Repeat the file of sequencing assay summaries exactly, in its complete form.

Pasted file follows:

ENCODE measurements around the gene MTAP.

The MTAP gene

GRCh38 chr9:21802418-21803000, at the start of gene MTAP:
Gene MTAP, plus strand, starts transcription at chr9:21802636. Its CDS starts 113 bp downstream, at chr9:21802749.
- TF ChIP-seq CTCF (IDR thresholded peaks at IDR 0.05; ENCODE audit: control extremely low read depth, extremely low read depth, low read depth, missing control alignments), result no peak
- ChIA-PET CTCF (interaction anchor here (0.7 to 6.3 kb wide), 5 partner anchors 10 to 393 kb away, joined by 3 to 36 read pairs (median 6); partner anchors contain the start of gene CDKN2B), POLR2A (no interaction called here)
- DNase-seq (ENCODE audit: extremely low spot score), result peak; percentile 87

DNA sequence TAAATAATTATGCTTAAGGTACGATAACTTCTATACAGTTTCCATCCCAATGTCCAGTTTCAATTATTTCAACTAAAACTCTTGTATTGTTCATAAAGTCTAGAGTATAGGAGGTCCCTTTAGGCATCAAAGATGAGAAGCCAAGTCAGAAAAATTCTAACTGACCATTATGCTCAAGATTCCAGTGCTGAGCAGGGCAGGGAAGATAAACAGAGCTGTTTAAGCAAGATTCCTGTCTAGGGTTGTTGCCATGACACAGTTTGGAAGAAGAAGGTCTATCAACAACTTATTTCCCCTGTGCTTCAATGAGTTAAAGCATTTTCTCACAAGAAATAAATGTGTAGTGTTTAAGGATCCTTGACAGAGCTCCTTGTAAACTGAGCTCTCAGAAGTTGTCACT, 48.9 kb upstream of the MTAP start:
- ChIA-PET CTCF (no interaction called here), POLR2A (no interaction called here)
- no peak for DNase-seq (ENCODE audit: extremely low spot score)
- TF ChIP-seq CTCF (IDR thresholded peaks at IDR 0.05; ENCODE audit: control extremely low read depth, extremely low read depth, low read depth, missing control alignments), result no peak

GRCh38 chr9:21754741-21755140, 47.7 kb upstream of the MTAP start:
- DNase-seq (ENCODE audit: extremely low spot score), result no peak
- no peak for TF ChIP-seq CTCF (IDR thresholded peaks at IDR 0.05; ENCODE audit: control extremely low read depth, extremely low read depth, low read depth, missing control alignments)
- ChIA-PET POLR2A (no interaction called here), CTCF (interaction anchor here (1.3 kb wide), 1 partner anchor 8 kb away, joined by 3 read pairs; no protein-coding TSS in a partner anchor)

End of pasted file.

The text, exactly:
ENCODE measurements around the gene MTAP.

The MTAP gene

GRCh38 chr9:21802418-21803000, at the start of gene MTAP:
Gene MTAP, plus strand, starts transcription at chr9:21802636. Its CDS starts 113 bp downstream, at chr9:21802749.
- TF ChIP-seq CTCF (IDR thresholded peaks at IDR 0.05; ENCODE audit: control extremely low read depth, extremely low read depth, low read depth, missing control alignments), result no peak
- ChIA-PET CTCF (interaction anchor here (0.7 to 6.3 kb wide), 5 partner anchors 10 to 393 kb away, joined by 3 to 36 read pairs (median 6); partner anchors contain the start of gene CDKN2B), POLR2A (no interaction called here)
- DNase-seq (ENCODE audit: extremely low spot score), result peak; percentile 87

DNA sequence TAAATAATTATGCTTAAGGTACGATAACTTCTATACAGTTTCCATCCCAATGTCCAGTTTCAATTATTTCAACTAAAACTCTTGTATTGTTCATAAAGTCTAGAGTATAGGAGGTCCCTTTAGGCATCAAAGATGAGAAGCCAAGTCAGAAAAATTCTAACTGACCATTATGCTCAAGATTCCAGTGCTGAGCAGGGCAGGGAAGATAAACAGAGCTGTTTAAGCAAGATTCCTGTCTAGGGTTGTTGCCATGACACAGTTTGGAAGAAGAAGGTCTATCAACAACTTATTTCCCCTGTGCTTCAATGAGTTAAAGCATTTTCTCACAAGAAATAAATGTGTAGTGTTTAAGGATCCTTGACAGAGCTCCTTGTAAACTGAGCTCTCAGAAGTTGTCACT, 48.9 kb upstream of the MTAP start:
- ChIA-PET CTCF (no interaction called here), POLR2A (no interaction called here)
- no peak for DNase-seq (ENCODE audit: extremely low spot score)
- TF ChIP-seq CTCF (IDR thresholded peaks at IDR 0.05; ENCODE audit: control extremely low read depth, extremely low read depth, low read depth, missing control alignments), result no peak

GRCh38 chr9:21754741-21755140, 47.7 kb upstream of the MTAP start:
- DNase-seq (ENCODE audit: extremely low spot score), result no peak
- no peak for TF ChIP-seq CTCF (IDR thresholded peaks at IDR 0.05; ENCODE audit: control extremely low read depth, extremely low read depth, low read depth, missing control alignments)
- ChIA-PET POLR2A (no interaction called here), CTCF (interaction anchor here (1.3 kb wide), 1 partner anchor 8 kb away, joined by 3 read pairs; no protein-coding TSS in a partner anchor)